Best Career Path

First time poster here, I was just hoping to gain some insights from those who have had or witnessed similar experiences. I normally search the internet for answers to my questions, but this one proved to be a bit too personal and specific! Here is the situation:

I recently completed university with a BBA in Accounting from a non-target. I wrote and passed Level I this past December. Ultimately, my goal is to break into finance, preferably somewhere in equity research, but at this point I am not setting my sights on an exact role. I am aware of my position relative to others and I know it will take some work to break into the industry.

My dilemma is that I currently have two job offers pending. One is as an entry level financial advisor with a big six bank here in Canada. The other is with an accounting firm that would allow me to work towards my CPA. I am just wondering what the best career path may be for me? Should I continue writing and hopefully passing the CFA exams and hope to move up to an analyst role with the bank or should I stick with accounting while writing my CFA exams and once I have my CPA start applying for analyst positions? I am aware that both of these choices can lead to an analyst role, I am just wondering which will give me the best odds and most options?


Which one pays more?

If you can sell, you’ll enjoy FA role at a bank a lot more and probably will make more money (if you are good), and might even end up sticking to it (with a juicy portfolio its the easiest way to make 200k+). If you are serious about breaking into “finance”, FA role won’t help you much because its 95% sales and everyone knows it. To be fair, vast majority of FA won’t build up their books to that juicy point and burn out before (plus im hearing some of the big 6 are changing comp structure to keep you selling adn selling, not just living off a nice portfolio like in the past).

Audit firm (assuming your offer is in audit) - much more straight forward. Better exit ops once you get designated, possible chance to move within the firm to corp finance and transactions, but you’ll hate your life, probably a lot, especially during crunch time.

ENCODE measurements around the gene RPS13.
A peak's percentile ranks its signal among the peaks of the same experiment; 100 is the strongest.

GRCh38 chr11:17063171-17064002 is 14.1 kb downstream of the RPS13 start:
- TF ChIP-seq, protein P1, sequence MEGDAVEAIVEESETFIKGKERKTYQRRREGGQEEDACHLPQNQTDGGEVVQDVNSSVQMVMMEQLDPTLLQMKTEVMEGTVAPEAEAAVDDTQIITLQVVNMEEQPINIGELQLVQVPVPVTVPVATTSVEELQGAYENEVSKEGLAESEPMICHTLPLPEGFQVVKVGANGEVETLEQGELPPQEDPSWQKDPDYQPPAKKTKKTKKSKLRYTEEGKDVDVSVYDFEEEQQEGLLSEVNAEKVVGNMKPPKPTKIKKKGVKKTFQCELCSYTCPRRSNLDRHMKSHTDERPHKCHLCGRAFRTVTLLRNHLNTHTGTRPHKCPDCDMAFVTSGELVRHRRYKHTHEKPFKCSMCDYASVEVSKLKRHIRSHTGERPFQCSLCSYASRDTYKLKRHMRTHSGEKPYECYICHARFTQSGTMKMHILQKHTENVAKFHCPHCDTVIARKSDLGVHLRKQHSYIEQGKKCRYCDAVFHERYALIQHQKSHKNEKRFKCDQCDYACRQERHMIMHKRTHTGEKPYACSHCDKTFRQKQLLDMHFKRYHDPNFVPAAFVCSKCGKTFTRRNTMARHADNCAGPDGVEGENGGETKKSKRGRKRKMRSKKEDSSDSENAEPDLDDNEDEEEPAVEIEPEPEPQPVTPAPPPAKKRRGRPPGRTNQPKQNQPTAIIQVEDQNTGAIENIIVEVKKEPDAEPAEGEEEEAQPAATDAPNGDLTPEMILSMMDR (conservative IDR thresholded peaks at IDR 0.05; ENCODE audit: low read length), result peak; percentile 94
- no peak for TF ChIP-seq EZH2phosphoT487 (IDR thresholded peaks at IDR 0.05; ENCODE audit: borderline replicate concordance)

If the workload in audit is something that scares you, you shouldn’t even consider Transactions.

I agree with that!. Currently working in Transaction department as an intern and I work more than full time employees working in audit!

Since you studied Accounting in undergrad I would lean toward the Accounting role and obtain the CPA designation first. This will likely open up more doors for you in the future and better pay opportunites than the CFA; which you can continue to pursue in the future if you find a role that you like and the CFA is relevant. You dpn’t have to do Accounting for the rest of your life but the CPA will help you get your foot in the door.

Clearly Greenman needs to give you his 2 cents here.

If you like working with people and enjoy selling the FA role would be fine. I would get some experience and if you like it then look for a job as an Associate with a baller senior advisor in the bank (i.e. if your at RBC then RBC Dominion Securities or a PHN Advisor). Typically the local bank branch doesn’t provide the best training experience for new advisors.

And yes the bank grid payout is quite low versus independants… you also get referrals from the local bank branch and they also pay for a lot of other expenses an independant advisor has to cover on their own.

From what I’ve seen at the big 5 banks, more people make the jump into ER out of an accounting firm after obtaining their CPA than they do from an FA role (I don’t think I’ve ever seen it happen here, tbqh). CPA’s are always desired by the banks and other FI’s, and you won’t get that by working as an FA.